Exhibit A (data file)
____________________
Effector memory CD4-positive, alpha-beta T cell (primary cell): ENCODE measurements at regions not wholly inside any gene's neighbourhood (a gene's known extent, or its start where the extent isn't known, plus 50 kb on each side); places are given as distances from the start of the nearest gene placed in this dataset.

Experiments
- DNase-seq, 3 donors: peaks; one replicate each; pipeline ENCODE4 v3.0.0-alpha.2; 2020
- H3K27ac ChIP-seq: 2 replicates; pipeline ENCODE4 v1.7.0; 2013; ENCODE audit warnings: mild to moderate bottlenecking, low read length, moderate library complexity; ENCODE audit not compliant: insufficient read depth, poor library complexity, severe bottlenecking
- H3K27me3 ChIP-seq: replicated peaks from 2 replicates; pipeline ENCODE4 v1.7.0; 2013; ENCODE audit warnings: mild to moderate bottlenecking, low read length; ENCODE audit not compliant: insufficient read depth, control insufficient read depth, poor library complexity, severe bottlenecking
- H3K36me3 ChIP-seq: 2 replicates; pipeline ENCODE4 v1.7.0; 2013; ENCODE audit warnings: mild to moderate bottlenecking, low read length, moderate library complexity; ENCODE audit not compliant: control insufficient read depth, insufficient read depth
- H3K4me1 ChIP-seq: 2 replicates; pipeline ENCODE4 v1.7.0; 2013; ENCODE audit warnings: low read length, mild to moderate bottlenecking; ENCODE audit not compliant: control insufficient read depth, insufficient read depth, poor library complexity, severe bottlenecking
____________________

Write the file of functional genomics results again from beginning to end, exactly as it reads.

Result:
Effector memory CD4-positive, alpha-beta T cell (primary cell): ENCODE measurements at regions not wholly inside any gene's neighbourhood (a gene's known extent, or its start where the extent isn't known, plus 50 kb on each side); places are given as distances from the start of the nearest gene placed in this dataset.

Experiments
- DNase-seq, 3 donors: peaks; one replicate each; pipeline ENCODE4 v3.0.0-alpha.2; 2020
- H3K27ac ChIP-seq: 2 replicates; pipeline ENCODE4 v1.7.0; 2013; ENCODE audit warnings: mild to moderate bottlenecking, low read length, moderate library complexity; ENCODE audit not compliant: insufficient read depth, poor library complexity, severe bottlenecking
- H3K27me3 ChIP-seq: replicated peaks from 2 replicates; pipeline ENCODE4 v1.7.0; 2013; ENCODE audit warnings: mild to moderate bottlenecking, low read length; ENCODE audit not compliant: insufficient read depth, control insufficient read depth, poor library complexity, severe bottlenecking
- H3K36me3 ChIP-seq: 2 replicates; pipeline ENCODE4 v1.7.0; 2013; ENCODE audit warnings: mild to moderate bottlenecking, low read length, moderate library complexity; ENCODE audit not compliant: control insufficient read depth, insufficient read depth
- H3K4me1 ChIP-seq: 2 replicates; pipeline ENCODE4 v1.7.0; 2013; ENCODE audit warnings: low read length, mild to moderate bottlenecking; ENCODE audit not compliant: control insufficient read depth, insufficient read depth, poor library complexity, severe bottlenecking